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In the answer of the following post: Why was AES CBC removed in TLS 1.3?, I quote the following from the chosen answer:

After the Lucky13 attack (a timing oracle caused by MAC-then-encrypt), it was thought that TLS should change ordering of the operations. Changing order of the operations would have affected the backwards compatibility with previous implementations so it was after all thought that it is more practical to switch to authenticated encryption only.

In the answer, it is assumed that AES-CBC in TLS 1.2 is not Authenticated Encryption (reference to the last part of the quote: it is more practical to switch to authenticated encryption only.

My questions:

  1. When can I consider a ciphersuite an Authenticated Encryption?

  2. Is AES-CBC in TLS 1.2 an Authenticated Encryption (it uses MAC-then-Encrypt construction).

  3. Do padding attacks in AES-CBC render it considered non-Authenticated Encryption cipher?

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  • $\begingroup$ You could probably create an AEAD scheme using MAC-then-encrypt and CBC / SHA-2, but proving it secure would be tricky, and any review would start by pointing out the padding oracle attack (or, if CTS is used, that it requires a message size larger than one block). $\endgroup$ – Maarten Bodewes May 20 '18 at 20:17
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When can I consider a ciphersuite an Authenticated Encryption?

To cite from Wikipedia: Authenticated Encryption:

Authenticated encryption ... is a form of encryption which simultaneously provides confidentiality, integrity, and authenticity assurances on the data.

Note the focus on simultaneously.

Is AES-CBC in TLS 1.2 an Authenticated Encryption (it uses MAC-then-Encrypt construction).

Since the authentication tag in the form of MAC is added before and not during encryption it can not be considered authenticated encryption. This allows the padding oracle attacks because this means that the authentication tag can only be verified after decryption.

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  • $\begingroup$ Reworded last sentence. It read "authentication" which is verification of the authentication tag rather than the calculation of the tag during encryption. $\endgroup$ – Maarten Bodewes May 20 '18 at 15:22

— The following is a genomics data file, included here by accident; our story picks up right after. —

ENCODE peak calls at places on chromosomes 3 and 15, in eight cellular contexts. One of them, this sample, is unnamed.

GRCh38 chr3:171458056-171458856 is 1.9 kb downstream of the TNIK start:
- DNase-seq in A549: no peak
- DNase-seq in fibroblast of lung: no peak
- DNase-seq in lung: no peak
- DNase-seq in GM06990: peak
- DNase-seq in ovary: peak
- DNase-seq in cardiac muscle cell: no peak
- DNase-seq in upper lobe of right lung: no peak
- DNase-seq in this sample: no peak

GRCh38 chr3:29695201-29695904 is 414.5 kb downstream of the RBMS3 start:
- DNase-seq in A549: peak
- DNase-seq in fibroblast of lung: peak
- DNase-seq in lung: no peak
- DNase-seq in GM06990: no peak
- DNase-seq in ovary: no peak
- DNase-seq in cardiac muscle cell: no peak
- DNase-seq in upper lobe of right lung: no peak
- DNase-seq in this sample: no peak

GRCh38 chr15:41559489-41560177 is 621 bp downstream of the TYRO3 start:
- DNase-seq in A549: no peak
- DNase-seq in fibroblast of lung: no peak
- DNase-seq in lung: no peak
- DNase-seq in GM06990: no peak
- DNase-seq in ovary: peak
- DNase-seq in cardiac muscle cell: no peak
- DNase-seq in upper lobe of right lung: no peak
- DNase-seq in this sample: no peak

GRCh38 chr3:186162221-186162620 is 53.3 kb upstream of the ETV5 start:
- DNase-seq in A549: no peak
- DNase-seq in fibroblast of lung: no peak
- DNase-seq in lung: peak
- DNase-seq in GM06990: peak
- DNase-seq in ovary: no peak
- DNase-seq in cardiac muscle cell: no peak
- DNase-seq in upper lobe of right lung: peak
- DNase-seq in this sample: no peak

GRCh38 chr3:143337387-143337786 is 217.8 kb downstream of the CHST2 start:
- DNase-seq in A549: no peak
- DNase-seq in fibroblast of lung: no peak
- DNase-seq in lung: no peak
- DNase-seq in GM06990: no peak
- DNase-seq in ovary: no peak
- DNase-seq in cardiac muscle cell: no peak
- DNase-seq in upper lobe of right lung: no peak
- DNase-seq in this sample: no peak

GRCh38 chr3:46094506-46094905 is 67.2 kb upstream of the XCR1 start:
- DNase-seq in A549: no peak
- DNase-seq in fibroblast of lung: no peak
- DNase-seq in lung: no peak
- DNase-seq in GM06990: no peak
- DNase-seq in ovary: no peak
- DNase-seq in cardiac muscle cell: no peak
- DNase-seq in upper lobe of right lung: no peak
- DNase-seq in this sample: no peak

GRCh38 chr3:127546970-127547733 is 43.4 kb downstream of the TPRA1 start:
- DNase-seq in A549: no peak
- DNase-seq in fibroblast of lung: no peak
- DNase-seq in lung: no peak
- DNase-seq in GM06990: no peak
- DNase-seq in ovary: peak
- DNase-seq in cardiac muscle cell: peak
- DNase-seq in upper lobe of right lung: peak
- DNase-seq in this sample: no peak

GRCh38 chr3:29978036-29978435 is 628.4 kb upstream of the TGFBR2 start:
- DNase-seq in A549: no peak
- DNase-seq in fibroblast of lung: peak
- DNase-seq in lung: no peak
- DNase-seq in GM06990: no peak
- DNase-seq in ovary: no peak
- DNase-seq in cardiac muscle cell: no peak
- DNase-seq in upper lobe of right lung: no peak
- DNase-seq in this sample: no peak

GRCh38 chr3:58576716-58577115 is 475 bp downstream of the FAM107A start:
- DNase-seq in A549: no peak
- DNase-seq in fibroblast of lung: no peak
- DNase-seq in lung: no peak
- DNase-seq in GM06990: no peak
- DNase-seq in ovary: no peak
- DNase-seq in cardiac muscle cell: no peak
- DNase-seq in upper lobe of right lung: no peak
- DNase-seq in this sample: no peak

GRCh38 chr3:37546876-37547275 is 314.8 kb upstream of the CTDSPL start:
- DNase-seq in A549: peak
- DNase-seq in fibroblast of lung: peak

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When can I consider a ciphersuite an Authenticated Encryption?

If properly implemented, all TLS ciphersuites provide authenticated encryption. The caveat here is that

  1. The implementation actually must return $\perp$ (math-jargon for "error") if the decryption was unsuccessful, it must not tell anybody why exactly $\perp$ was returned.
  2. The time it takes for an implementation to return $\perp$ must not depend on any secret values (such as the key contents or the message contents).

If implementations (eg BearSSL) achieve these two constraints, then yes, the ciphersuites provide authenticated encryption (in the technical cryptographical sense).

However, some people (eg Google) don't consider the the CBC-based suites authenticated encryption, because they use a generic construction specified by the TLS protocol. In such a context, only ciphersuites that use an atomic primitive providing authenticated encryption (atomic meaning indivisible from the point of view of the TLS protocol) counts. As TLS really uses the CBC modes to do HMAC-then-CBC they don't count, as opposed to the modes like GCM, CCM, EAX or ChaCha-Poly1305 which have specialized security reductions and can / should not be split up from the point of view of TLS.

Is AES-CBC in TLS 1.2 an Authenticated Encryption

see above.

Do padding attacks in AES-CBC render it considered non-Authenticated Encryption cipher?

No, attacks do not change whether a (theoretical) construction satisfies a security definition. The thing is with the theoretical security definitions: They are based on a security model and if the real world isn't reflected by this security model, then a cipher may satisfy the model, but fail in the real world. What does this mean? Timing information (as exploited by Lucky13) is not part of the (formal) security model for authenticated encryption. On the other hand, a construction that has more than one error message is not authenticated encryption scheme, because these may only have one (generic) error message.

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    $\begingroup$ Note that the definition is kind of fluid because you can question "atomar" as well. GCM runs GHASH before encryption / decryption (although it can be online as well), even if the tag is then encrypted / decrypted. And EAX mode is just AES-CTR with AES-CMAC. There was even a CBC-then-HMAC scheme proposed as AEAD cipher. Probably the only scheme that is completely atomar are one pass schemes such as OCB. $\endgroup$ – Maarten Bodewes May 20 '18 at 15:15
  • $\begingroup$ I've changed my opinion on this answer. AEAD schemes do not have to be atomar in the mathematical sense. They just need to be described in a separate paper and then shown to be secure given the requirements for an AEAD scheme. "shown to be secure" assuming that the underlying primitives are secure of course. $\endgroup$ – Maarten Bodewes May 20 '18 at 15:30
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    $\begingroup$ By "atomar meaning undividable", do you mean "atomic meaning indivisible"? Whatever the name, isn't this a property of the implementation rather than the scheme? $\endgroup$ – Gilles May 20 '18 at 22:23

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